I take a final look at the quaint little French village nestled there beside the cliffs (one house burning), then go below to my cubicle. I attack the problem of describing an invasion. How do you start it? It must somehow be got up to London and passed through the censor. I have a French-speaking typewriter that jumps around on the chair.
The battle goes on through the day. Elsewhere, brave men are fighting. We are quiet now. We are, I think, winning the battle. A British Broadcasting Corporation voice over the radio sounds cheerful and says the world is watching. But here it is a bore. Just distant guns. I can always go back to my cubicle and read Walter Scott's ''Red Gauntlet.'' The crew gets permission to wage target-practice on a floating buoy. There are cheers when they hit. The battle rages somewhere else.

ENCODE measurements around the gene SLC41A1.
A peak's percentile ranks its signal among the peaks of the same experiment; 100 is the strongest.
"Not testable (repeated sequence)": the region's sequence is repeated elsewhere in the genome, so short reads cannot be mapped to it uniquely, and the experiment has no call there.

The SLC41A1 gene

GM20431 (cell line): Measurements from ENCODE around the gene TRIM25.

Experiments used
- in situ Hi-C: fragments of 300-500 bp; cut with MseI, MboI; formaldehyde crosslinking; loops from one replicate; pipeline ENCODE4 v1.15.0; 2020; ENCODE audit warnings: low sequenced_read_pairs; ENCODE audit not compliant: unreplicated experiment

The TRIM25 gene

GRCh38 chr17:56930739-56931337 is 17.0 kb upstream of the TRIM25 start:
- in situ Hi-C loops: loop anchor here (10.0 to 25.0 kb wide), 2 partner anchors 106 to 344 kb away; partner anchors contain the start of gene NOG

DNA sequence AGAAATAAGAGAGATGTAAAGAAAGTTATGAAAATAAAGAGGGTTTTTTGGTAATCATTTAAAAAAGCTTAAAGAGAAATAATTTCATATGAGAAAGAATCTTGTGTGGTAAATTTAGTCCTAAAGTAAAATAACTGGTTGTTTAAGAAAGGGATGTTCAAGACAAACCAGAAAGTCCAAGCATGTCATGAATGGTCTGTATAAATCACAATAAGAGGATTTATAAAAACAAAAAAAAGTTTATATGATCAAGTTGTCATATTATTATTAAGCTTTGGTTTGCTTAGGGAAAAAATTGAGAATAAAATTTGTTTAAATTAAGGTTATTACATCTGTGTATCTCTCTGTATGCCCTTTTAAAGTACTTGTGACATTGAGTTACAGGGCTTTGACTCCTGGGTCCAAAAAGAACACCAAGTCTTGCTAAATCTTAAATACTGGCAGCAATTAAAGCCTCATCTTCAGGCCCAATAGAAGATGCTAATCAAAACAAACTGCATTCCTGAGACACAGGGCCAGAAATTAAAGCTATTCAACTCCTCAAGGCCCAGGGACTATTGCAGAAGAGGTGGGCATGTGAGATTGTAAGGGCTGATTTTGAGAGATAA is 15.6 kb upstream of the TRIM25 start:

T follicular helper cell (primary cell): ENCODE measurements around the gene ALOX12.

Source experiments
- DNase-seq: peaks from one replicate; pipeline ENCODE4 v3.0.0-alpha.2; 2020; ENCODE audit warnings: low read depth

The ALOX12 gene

One more scene in this nostalgic view of D-Day, recollected years later. It is 11 p.m. The early bombers have dropped parachutists into trees and hedgerows. The brave landing parties have waded ashore and begun to group for land attack. The big Anglo-American bombarding fleet has poured in its lethal fire at close range, off Utah and Omaha and other beaches. Now a new sound . . . a dominant roar that approaches.
It is a line of big planes from over in England that never stops coming. See, each plane tows a glider! It is a breathtaking sight. They pass right over us. They come from horizon to horizon in a great crescent. Our emotions choke us. There is a second line now, and now the first is coming back - without the gliders. We can look up and see the tethering cord that holds each glider to its mother ship, taut as a fiddle string. It is a fantasy out of the future, with the dash and elan of a Civil War cavalry charge. What awe. Who can doubt any longer of ultimate victory! It has lasted with me for 40 years.